Ratings: National 254,000 (Metro 175,000 Regional 78,000)
Here is a reminder of how the shows screened during Pilot Week in 2018 performed:
The adjusted metro numbers after all eight programs screened:
Kinne Productions & Big Yellow Taxi Productions
Trial By Kyle
Bring Back…Saturday Night
The dynamic duo are offering every listener who calls into the show a phenomenal holiday prize, in their ‘You Get A Big World Holiday!’ promotion.
Following their greatly successful ‘You Get A Car’, ‘You Get A Diamond’, ‘You Get $5,000 Cash’ and ‘You Get A Gay Wedding’ promotions that have given away hundreds of thousands of dollars in prizes, every single Kyle & Jackie O show caller who makes it on air this Friday September 13th from 6am will score themselves a holiday to amazing destinations such as Los Angeles, Bali, Thailand, Singapore, Vietnam, New Zealand, Fiji, China, Vanuatu, New Caledonia, Hawaii, Hayman Island and more.
“KIIS has become famous for Kyle & Jackie O’s ‘You Get A’ promotions. We absolutely love creating big event radio that creates buzz amongst the audience!” said ARN’s Head of Content – KIIS Sydney and Melbourne, Derek Bargwanna.
• Roxy haters ready? Pilot Week success indicates series pending
• Nine narrowly in front with The Block up week-on-week
By James Manning
• Seven News 968,000/965,000
• Nine News 858,000/884,000
• ABC News 614,000
• 7.30 544,000
• The Project 249,000/449,000
• 10 News First 372,000
• The Drum 154,000
• SBS World News 135,000
• Sunrise 276,000
• Today 207,000
For the third successive night this week Home and Away was again hovering well above 600,000 with 655,000 last night.
Celebrity Chaser featured a mixed bunch including Merrick Watts and Cal Wilson with 499,000 after 511,000 a week ago.
A Britain’s Got Talent special then did 334,000, which wasn’t bad for over two hours.
A Current Affair dropped under 800,000 for the first time this week with 711,000 watching.
The Block’s master ensuite week reveals are just one episode away with 833,000 watching the work continue. That comes after 750,000 last week when that episode was up against the cricket.
Many viewers have checked out of Grand Hotel with two episodes last night on 298,000 and then 196,000.
The Project dipped again down to 449,000.
The Bachelor was on 701,000 after 674,000 a week ago.
That wasn’t a bad lead-in for the Pilot Week episode of I Am Roxy. The audience of 399,000 was the best so far from the three programs screened. Co-executive producer Wippa was right when he told us Debbie Byrne did a great job on the series. Roxy is a perfect subject for reality exploitation and there was plenty of content last night. One piece they might have explored more was why one punter at a Roxy speaking gig wanted his money back before it had even started. The audience of 399,000 means 10 will seriously consider asking Two Basic Scoops Media and Matchbox Pictures for more.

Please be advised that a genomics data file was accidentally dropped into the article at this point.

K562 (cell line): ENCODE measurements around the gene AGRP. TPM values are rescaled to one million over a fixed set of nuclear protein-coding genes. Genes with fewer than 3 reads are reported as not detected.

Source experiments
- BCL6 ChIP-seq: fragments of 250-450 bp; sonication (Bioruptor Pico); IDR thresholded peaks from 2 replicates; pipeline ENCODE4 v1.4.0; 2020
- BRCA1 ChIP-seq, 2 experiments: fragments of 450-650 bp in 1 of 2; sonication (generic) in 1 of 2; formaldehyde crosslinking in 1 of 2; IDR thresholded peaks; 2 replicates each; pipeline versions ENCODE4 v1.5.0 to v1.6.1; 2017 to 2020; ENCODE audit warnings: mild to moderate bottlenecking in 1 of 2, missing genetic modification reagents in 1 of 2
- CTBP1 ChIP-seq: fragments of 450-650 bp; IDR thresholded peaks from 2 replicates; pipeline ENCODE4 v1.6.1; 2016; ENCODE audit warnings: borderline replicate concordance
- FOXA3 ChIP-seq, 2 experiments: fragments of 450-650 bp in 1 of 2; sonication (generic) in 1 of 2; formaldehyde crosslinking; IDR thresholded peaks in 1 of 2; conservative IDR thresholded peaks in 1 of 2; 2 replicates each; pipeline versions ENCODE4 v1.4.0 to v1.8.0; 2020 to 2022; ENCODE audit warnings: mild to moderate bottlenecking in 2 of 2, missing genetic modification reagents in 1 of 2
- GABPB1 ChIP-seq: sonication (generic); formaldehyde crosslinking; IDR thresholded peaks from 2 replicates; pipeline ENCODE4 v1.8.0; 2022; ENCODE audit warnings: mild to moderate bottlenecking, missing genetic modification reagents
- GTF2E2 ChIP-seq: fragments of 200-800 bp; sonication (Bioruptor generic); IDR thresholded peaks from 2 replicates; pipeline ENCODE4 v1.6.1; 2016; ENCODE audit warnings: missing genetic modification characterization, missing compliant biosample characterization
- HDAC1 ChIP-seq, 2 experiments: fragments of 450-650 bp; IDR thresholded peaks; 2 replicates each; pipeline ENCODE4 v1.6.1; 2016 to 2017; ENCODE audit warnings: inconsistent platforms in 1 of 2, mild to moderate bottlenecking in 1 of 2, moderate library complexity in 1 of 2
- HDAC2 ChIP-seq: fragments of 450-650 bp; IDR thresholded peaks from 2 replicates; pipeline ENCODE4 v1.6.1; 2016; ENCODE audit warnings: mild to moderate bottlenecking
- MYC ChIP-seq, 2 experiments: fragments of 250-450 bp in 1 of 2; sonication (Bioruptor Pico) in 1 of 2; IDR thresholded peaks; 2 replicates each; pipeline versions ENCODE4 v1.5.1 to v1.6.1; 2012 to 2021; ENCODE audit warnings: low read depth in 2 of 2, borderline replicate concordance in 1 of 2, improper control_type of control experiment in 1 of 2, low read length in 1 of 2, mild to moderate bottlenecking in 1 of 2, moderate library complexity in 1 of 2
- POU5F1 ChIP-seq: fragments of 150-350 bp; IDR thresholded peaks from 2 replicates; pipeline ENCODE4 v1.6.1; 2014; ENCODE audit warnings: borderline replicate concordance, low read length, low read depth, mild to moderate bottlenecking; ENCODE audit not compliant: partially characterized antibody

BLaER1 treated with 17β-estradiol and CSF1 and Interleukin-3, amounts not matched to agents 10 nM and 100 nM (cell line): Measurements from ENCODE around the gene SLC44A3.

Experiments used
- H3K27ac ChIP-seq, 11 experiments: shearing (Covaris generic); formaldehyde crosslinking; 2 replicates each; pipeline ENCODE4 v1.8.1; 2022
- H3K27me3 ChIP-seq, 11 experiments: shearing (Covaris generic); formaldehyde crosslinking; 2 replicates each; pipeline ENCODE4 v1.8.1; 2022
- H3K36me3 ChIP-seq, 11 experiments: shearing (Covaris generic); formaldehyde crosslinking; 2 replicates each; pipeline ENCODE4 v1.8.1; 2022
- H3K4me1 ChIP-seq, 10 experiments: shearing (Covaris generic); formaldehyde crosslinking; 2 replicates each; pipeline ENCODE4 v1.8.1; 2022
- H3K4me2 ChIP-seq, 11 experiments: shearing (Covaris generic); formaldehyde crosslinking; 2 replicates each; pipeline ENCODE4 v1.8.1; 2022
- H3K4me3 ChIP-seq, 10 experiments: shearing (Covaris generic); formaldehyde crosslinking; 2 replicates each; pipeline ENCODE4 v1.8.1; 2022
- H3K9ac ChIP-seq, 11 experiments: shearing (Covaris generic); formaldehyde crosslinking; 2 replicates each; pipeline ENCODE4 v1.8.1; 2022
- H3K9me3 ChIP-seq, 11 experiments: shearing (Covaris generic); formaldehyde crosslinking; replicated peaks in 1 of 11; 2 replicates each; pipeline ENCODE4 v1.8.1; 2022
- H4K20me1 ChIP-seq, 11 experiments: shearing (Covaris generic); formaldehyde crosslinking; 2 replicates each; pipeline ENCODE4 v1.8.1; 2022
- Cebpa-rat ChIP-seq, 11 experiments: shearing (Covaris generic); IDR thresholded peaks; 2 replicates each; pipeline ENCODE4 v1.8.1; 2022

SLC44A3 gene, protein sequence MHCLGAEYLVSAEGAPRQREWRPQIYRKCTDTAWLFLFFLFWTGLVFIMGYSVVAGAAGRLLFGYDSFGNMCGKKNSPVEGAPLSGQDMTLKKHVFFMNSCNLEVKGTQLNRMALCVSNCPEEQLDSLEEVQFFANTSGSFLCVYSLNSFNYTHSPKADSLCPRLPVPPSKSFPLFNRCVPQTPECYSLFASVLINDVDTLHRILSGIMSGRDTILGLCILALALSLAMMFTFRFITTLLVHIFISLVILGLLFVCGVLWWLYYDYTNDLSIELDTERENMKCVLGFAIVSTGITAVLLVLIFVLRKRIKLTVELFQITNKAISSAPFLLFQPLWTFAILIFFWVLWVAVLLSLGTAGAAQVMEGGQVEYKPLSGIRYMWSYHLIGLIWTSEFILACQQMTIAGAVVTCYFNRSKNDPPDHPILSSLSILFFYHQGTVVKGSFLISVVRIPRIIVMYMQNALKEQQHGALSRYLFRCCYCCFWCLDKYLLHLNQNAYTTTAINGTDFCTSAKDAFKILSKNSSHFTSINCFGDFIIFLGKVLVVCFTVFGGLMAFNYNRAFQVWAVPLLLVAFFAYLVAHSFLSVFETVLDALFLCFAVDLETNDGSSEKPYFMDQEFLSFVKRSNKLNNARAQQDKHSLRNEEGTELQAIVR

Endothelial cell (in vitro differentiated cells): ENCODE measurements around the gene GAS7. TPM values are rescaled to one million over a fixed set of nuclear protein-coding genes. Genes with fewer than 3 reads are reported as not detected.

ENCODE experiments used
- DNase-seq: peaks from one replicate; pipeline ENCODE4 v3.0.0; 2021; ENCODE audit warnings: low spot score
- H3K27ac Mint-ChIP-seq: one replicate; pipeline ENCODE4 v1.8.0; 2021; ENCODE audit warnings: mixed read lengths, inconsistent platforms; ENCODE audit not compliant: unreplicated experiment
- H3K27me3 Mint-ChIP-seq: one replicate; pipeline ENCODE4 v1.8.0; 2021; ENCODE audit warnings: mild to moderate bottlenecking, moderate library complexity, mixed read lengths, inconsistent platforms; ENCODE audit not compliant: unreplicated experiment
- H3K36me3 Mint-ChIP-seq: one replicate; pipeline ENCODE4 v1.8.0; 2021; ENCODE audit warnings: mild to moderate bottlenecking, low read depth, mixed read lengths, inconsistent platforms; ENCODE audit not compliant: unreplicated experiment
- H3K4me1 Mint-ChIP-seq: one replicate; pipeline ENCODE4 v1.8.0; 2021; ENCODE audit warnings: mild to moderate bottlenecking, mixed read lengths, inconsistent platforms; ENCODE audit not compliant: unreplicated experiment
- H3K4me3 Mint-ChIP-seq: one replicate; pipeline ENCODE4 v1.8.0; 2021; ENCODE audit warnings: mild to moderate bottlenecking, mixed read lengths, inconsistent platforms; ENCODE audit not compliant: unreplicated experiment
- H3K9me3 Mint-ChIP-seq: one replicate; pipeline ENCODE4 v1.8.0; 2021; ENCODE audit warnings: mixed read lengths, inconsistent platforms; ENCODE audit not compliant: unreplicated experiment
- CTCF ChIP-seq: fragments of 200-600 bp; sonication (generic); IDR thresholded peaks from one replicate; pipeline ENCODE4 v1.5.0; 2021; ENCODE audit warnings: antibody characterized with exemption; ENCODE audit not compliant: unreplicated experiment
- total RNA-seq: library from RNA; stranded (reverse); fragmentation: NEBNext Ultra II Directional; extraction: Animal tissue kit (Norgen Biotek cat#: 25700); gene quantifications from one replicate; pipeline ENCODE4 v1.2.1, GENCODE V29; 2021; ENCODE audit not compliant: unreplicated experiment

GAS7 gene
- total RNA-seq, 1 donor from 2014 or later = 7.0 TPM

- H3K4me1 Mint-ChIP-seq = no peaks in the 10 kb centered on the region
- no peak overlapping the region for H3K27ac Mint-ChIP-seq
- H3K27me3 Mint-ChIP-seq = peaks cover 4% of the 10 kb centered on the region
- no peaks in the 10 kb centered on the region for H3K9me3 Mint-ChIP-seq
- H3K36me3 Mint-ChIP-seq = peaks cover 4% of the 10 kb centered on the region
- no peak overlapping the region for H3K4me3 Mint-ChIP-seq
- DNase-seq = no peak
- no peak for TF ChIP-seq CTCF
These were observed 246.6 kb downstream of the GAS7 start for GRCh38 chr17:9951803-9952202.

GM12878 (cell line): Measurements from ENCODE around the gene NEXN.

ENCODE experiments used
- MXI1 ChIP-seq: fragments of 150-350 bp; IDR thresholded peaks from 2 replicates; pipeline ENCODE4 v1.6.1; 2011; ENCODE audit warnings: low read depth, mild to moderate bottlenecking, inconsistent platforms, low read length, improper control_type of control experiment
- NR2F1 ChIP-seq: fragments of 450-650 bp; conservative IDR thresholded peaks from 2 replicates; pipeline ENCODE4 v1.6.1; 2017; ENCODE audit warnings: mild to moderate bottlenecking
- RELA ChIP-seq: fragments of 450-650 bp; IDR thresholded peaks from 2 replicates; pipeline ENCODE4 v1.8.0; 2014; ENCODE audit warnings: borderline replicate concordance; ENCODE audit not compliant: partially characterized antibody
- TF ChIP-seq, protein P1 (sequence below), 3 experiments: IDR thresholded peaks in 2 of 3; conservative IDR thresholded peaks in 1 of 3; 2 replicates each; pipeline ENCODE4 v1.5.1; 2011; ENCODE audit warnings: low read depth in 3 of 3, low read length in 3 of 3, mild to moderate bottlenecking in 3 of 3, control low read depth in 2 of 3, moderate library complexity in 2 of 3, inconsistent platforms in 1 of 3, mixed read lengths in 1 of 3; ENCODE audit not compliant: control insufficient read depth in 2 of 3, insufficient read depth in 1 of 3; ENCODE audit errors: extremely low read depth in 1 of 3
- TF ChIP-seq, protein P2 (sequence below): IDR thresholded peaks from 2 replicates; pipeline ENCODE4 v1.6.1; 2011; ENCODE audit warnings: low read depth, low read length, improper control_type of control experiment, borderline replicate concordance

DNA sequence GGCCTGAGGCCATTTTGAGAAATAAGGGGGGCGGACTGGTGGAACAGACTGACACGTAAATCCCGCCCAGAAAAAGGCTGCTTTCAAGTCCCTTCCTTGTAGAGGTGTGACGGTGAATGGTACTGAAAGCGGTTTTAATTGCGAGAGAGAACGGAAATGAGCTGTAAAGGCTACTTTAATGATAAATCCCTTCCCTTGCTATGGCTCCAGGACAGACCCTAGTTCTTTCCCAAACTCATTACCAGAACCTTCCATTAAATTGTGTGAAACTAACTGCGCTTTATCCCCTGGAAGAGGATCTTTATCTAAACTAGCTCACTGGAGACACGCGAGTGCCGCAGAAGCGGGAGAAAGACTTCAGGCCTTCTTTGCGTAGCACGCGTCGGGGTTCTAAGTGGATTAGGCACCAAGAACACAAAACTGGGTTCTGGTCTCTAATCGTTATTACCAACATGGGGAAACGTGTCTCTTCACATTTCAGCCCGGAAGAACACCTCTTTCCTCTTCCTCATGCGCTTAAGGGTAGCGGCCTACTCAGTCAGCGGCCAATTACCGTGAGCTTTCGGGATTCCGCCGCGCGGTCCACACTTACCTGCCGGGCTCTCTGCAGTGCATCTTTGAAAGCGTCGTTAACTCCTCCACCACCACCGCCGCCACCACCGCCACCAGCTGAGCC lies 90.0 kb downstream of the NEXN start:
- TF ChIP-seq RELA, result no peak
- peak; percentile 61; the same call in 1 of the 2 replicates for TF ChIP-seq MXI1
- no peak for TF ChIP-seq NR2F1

But giving I Am Roxy an 8.40pm slot came at a cost. The penultimate episode of My Life Is Murder was pushed back a little to 9.10pm and suffered accordingly. The audience was 242,000 after 343,000 a week ago.
• Mad As Hell performed best of the midweek comedies with 636,000.
• Hard Quiz was on 605,000 and Utopia did 595,000.
• Diary Of An Uber Driver was on 217,000.
A special night of programming to note the 9/11 anniversary saw 9/11: Escape From The Towers on 260,000 followed by the launch of The Looming Tower drama on 149,000.
|ABC KIDS/ ABC COMEDY||2.1%||7TWO||3.3%||GO!||2.4%||10 Bold||4.7%||VICELAND||1.7%|
|ABC ME||0.6%||7mate||3.1%||GEM||2.3%||10 Peach||2.5%||Food Net||1.0%|
|7Food||0.7%||SBS World Movies||0.5%|
|ABC||Seven Affiliates||Nine Affiliates||10 Affiliates||SBS|
|ABC KIDS/ ABC COMEDY||2.9%||7TWO||4.4%||GO!||3.2%||WIN Bold||5.0%||VICELAND||1.6%|
|ABC ME||0.7%||7mate||3.7%||GEM||4.4%||WIN Peach||2.6%||Food Net||1.1%|
|ABC NEWS||1.2%||7flix (Excl. Tas/WA)||2.8%||9Life||2.8%||Sky News on WIN||1.8%||NITV||0.1%|
|7food (QLD only)||0.7%|
|WEDNESDAY METRO ALL TV|
16-39 Top Five
18-49 Top Five
25-54 Top Five
Shares all people, 6pm-midnight, Overnight (Live and AsLive), Audience numbers FTA metro, Sub TV national
Source: OzTAM and Regional TAM 2018. The Data may not be reproduced, published or communicated (electronically or in hard copy) without the prior written consent of OzTAM